The art direction in Crumbling VR is a lot of fun. The game was ultimately created to allow the player to relive the joy of being a child, opening a toy and taking it on epic battles. For this reason, the whimsical art direction creates that childish joy that is perfectly suited to such a game. The Crumbles are also customizable, with each coming with unique-looking weapons and their own design that is a very fun addition to the game.

The only voice acting in Crumbling VR is the narrator, who brings a lot of wit to the role, which is very fun to experience. The other voices come in the grunts of the Crumblings and their enemies with noises of exertion as well as a lot of death moans. The soundtrack is also very fitting, with a healthy mix of an epic soundtrack with enough small chimes and youthfulness added in to make sure the core theme of playing with toys is expressed in the soundtrack.

Crumbling, Review, Meta Quest 3, Gameplay, Screenshots, VR Games

Crumbling VR is a fun, unique concept that is a new way of navigating the VR space. The combat is fun and has enough variety to keep you entertained with the perks and upgrades available from the very opening. There are a limited number of worlds, and Crumbling VR would certainly benefit from adding more to the roster, as well as making a few quality-of-life changes, such as allowing the narrator to reread sections of the comic book and possibly adapting the movement system to something that causes a little less whiplash. Despite this, Crumbling VR is a fantastic game and well worth trying out if only to see VR used in a unique and very interesting way.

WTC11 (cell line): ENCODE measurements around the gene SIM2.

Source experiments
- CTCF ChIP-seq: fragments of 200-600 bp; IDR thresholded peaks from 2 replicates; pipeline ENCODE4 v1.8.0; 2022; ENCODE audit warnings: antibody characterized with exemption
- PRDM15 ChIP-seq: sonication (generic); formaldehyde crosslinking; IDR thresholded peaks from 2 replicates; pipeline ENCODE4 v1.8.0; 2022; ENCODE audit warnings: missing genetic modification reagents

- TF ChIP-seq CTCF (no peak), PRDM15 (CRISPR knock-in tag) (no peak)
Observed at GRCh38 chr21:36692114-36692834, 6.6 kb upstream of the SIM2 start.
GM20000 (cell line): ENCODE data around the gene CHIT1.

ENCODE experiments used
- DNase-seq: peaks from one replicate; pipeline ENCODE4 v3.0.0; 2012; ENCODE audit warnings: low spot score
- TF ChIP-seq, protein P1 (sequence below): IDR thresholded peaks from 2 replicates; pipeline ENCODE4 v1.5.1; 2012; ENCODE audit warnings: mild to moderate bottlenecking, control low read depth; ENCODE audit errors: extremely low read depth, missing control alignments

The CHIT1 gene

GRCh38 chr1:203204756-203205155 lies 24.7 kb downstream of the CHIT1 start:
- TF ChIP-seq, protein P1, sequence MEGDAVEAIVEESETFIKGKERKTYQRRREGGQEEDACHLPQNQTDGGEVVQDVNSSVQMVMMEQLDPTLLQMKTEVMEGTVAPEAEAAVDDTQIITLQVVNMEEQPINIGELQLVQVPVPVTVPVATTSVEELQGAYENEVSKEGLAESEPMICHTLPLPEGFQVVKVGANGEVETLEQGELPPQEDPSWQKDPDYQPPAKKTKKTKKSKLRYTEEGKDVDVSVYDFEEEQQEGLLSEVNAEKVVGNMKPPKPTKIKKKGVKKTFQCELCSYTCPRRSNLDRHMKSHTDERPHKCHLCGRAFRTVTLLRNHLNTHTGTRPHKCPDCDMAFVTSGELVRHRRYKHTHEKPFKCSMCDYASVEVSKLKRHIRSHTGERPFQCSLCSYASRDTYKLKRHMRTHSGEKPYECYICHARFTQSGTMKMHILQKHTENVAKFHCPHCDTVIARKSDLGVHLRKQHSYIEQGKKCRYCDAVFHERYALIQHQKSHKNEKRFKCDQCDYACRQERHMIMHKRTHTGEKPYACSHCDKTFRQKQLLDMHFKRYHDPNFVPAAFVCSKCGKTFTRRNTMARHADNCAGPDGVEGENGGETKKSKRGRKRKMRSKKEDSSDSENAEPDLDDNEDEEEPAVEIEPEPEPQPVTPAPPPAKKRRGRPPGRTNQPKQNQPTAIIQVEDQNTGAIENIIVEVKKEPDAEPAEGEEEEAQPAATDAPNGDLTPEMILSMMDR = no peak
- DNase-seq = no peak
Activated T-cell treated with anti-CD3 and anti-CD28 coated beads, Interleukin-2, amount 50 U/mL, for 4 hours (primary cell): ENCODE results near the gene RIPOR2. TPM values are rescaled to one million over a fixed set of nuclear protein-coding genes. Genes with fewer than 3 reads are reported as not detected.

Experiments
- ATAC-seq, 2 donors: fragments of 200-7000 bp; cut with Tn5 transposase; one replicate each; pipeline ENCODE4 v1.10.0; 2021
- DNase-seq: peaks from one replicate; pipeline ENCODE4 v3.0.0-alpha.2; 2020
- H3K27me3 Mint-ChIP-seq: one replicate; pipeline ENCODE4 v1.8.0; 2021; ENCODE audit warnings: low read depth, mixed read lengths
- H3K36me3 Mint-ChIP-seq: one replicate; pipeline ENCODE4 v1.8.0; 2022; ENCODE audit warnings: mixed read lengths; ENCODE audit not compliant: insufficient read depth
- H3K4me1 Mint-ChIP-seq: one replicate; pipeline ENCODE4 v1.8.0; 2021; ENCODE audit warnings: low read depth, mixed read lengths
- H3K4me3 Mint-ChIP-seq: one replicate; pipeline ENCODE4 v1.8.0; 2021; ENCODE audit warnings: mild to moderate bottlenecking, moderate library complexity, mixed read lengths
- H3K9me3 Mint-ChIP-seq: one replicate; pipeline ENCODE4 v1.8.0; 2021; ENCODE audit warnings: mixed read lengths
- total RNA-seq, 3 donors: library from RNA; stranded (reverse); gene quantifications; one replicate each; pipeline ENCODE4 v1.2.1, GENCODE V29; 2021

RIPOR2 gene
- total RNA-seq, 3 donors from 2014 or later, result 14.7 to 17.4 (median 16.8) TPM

Mariella Deadman (@MariellaDead)
Editor, NoobFeed

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General Information



Platform(s): PC
Publisher(s): Crumbling Games
Developer(s): Crumbling Games
Genres: Action, Adventure
Themes: Third-Person, VR, Action, Rogue-like
Release Date: 2024-01-18